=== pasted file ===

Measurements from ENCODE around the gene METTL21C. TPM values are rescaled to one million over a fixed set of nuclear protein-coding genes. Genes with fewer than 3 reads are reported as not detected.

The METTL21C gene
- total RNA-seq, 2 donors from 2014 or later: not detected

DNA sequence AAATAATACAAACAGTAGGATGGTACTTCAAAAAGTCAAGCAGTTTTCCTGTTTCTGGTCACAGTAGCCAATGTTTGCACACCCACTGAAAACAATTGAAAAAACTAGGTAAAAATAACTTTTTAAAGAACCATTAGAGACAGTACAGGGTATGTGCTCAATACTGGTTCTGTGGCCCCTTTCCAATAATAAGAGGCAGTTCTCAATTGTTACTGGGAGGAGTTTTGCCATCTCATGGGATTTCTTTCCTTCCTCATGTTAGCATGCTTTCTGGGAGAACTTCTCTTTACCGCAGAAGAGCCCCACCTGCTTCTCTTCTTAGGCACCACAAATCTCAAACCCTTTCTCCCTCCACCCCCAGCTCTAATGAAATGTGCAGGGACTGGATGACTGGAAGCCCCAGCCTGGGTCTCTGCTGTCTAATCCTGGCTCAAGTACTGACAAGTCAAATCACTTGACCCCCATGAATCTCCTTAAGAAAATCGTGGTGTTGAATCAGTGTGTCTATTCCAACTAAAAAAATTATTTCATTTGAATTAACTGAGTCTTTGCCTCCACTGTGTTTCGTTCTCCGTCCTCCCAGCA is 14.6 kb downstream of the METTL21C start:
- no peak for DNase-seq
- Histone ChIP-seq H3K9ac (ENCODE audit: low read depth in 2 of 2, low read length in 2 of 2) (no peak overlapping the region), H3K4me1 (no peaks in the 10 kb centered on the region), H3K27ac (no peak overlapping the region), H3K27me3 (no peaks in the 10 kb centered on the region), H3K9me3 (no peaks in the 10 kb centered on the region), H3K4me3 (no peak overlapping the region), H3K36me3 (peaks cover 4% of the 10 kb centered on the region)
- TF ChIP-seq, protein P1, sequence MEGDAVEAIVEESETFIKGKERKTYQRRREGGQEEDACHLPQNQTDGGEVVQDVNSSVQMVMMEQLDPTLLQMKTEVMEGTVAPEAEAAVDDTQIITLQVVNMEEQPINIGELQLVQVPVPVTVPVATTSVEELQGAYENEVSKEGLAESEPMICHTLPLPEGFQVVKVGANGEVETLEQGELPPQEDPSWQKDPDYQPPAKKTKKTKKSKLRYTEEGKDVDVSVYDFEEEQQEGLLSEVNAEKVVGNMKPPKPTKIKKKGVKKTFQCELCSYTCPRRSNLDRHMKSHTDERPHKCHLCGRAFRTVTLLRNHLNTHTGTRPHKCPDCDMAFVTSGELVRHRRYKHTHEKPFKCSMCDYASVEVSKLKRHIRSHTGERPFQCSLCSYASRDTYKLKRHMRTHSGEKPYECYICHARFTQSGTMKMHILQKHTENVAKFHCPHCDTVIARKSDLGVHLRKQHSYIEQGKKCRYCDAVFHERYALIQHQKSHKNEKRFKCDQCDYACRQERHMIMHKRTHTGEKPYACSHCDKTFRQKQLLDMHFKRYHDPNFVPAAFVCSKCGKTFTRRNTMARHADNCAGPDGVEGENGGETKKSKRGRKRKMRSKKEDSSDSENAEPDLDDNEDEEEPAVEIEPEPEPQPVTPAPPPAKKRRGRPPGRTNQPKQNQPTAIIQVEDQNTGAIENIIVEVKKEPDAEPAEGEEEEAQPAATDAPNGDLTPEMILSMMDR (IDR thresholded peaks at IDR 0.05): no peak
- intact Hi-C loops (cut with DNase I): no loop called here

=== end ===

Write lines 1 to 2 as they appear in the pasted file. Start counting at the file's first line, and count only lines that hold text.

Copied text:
Measurements from ENCODE around the gene METTL21C. TPM values are rescaled to one million over a fixed set of nuclear protein-coding genes. Genes with fewer than 3 reads are reported as not detected.

The METTL21C gene